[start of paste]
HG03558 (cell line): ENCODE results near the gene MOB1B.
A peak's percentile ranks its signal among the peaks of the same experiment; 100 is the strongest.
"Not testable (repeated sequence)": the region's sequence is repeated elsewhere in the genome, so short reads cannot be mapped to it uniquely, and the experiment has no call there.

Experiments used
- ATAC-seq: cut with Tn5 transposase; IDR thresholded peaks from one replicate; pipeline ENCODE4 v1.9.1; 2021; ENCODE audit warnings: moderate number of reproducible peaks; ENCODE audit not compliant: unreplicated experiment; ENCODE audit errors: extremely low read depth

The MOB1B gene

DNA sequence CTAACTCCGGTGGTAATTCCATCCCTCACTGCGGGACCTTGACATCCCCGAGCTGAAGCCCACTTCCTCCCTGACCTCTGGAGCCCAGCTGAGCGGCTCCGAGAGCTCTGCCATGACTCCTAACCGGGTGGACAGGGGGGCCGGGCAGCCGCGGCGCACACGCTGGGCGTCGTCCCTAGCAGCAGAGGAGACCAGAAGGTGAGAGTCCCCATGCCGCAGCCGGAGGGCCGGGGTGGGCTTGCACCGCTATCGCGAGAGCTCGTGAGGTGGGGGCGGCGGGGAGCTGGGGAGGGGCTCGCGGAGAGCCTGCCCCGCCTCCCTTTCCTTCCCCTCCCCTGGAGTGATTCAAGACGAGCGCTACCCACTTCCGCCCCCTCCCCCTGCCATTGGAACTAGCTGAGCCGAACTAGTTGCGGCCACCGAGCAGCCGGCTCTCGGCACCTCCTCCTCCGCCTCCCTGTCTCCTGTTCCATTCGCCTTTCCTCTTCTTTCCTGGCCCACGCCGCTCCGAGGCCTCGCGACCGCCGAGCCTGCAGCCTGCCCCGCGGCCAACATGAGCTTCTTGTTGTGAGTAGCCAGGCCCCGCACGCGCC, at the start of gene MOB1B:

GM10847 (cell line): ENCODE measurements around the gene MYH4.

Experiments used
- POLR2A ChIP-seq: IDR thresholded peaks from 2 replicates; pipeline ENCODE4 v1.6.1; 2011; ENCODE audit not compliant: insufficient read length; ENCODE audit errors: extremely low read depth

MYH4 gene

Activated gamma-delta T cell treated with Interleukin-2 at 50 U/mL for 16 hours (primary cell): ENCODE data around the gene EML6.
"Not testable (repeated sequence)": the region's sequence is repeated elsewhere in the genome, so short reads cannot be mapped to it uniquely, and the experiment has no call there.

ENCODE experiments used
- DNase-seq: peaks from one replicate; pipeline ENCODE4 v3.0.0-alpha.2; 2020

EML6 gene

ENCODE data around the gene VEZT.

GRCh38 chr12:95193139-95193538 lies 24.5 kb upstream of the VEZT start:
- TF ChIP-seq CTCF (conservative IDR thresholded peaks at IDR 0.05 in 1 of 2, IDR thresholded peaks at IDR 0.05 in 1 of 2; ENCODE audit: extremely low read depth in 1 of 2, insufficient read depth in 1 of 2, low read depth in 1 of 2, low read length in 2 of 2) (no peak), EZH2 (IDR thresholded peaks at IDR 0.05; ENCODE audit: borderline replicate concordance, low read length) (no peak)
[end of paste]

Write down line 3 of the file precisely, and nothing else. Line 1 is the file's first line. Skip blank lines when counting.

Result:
"Not testable (repeated sequence)": the region's sequence is repeated elsewhere in the genome, so short reads cannot be mapped to it uniquely, and the experiment has no call there.